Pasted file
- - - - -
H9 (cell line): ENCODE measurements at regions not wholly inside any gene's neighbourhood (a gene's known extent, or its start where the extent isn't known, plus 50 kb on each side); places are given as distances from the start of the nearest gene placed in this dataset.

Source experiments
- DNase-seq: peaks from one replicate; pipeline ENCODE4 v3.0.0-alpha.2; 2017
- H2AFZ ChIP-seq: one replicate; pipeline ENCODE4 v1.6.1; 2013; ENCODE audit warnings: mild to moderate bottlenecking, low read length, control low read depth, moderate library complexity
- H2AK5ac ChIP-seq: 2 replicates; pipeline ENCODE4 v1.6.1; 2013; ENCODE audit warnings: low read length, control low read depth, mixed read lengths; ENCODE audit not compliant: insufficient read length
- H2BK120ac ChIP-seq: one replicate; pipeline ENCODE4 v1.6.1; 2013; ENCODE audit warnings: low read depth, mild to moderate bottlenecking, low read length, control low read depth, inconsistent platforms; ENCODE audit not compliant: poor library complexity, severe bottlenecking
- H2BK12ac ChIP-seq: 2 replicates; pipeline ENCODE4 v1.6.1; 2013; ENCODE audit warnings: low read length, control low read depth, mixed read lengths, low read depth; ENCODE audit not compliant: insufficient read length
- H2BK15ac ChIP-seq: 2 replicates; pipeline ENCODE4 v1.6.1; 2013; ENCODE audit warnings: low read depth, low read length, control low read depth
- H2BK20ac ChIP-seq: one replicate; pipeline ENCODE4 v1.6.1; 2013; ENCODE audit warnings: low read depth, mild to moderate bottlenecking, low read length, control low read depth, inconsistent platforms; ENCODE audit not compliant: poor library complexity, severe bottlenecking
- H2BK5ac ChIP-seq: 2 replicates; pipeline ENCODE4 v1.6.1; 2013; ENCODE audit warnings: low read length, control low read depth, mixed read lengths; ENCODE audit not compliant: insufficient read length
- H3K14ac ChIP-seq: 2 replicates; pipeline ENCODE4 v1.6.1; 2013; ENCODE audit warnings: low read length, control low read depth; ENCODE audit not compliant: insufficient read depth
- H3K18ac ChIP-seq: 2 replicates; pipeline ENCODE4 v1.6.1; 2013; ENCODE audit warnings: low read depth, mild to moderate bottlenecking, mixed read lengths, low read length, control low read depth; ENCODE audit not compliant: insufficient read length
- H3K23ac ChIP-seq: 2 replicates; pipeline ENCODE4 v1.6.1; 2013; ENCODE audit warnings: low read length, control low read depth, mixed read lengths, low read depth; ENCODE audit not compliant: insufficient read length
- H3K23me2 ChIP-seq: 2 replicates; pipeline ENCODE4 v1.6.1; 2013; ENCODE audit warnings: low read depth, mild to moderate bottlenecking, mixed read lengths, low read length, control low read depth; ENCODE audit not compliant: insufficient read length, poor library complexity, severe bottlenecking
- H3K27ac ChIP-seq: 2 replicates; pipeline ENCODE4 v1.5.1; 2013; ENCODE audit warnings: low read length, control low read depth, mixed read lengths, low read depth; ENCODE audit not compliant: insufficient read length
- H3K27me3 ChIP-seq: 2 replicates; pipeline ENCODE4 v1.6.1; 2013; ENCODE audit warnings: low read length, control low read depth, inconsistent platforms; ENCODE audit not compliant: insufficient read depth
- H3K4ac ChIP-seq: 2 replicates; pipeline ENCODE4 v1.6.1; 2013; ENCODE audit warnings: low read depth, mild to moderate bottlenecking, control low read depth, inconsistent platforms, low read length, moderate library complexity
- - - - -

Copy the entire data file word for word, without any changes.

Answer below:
H9 (cell line): ENCODE measurements at regions not wholly inside any gene's neighbourhood (a gene's known extent, or its start where the extent isn't known, plus 50 kb on each side); places are given as distances from the start of the nearest gene placed in this dataset.

Source experiments
- DNase-seq: peaks from one replicate; pipeline ENCODE4 v3.0.0-alpha.2; 2017
- H2AFZ ChIP-seq: one replicate; pipeline ENCODE4 v1.6.1; 2013; ENCODE audit warnings: mild to moderate bottlenecking, low read length, control low read depth, moderate library complexity
- H2AK5ac ChIP-seq: 2 replicates; pipeline ENCODE4 v1.6.1; 2013; ENCODE audit warnings: low read length, control low read depth, mixed read lengths; ENCODE audit not compliant: insufficient read length
- H2BK120ac ChIP-seq: one replicate; pipeline ENCODE4 v1.6.1; 2013; ENCODE audit warnings: low read depth, mild to moderate bottlenecking, low read length, control low read depth, inconsistent platforms; ENCODE audit not compliant: poor library complexity, severe bottlenecking
- H2BK12ac ChIP-seq: 2 replicates; pipeline ENCODE4 v1.6.1; 2013; ENCODE audit warnings: low read length, control low read depth, mixed read lengths, low read depth; ENCODE audit not compliant: insufficient read length
- H2BK15ac ChIP-seq: 2 replicates; pipeline ENCODE4 v1.6.1; 2013; ENCODE audit warnings: low read depth, low read length, control low read depth
- H2BK20ac ChIP-seq: one replicate; pipeline ENCODE4 v1.6.1; 2013; ENCODE audit warnings: low read depth, mild to moderate bottlenecking, low read length, control low read depth, inconsistent platforms; ENCODE audit not compliant: poor library complexity, severe bottlenecking
- H2BK5ac ChIP-seq: 2 replicates; pipeline ENCODE4 v1.6.1; 2013; ENCODE audit warnings: low read length, control low read depth, mixed read lengths; ENCODE audit not compliant: insufficient read length
- H3K14ac ChIP-seq: 2 replicates; pipeline ENCODE4 v1.6.1; 2013; ENCODE audit warnings: low read length, control low read depth; ENCODE audit not compliant: insufficient read depth
- H3K18ac ChIP-seq: 2 replicates; pipeline ENCODE4 v1.6.1; 2013; ENCODE audit warnings: low read depth, mild to moderate bottlenecking, mixed read lengths, low read length, control low read depth; ENCODE audit not compliant: insufficient read length
- H3K23ac ChIP-seq: 2 replicates; pipeline ENCODE4 v1.6.1; 2013; ENCODE audit warnings: low read length, control low read depth, mixed read lengths, low read depth; ENCODE audit not compliant: insufficient read length
- H3K23me2 ChIP-seq: 2 replicates; pipeline ENCODE4 v1.6.1; 2013; ENCODE audit warnings: low read depth, mild to moderate bottlenecking, mixed read lengths, low read length, control low read depth; ENCODE audit not compliant: insufficient read length, poor library complexity, severe bottlenecking
- H3K27ac ChIP-seq: 2 replicates; pipeline ENCODE4 v1.5.1; 2013; ENCODE audit warnings: low read length, control low read depth, mixed read lengths, low read depth; ENCODE audit not compliant: insufficient read length
- H3K27me3 ChIP-seq: 2 replicates; pipeline ENCODE4 v1.6.1; 2013; ENCODE audit warnings: low read length, control low read depth, inconsistent platforms; ENCODE audit not compliant: insufficient read depth
- H3K4ac ChIP-seq: 2 replicates; pipeline ENCODE4 v1.6.1; 2013; ENCODE audit warnings: low read depth, mild to moderate bottlenecking, control low read depth, inconsistent platforms, low read length, moderate library complexity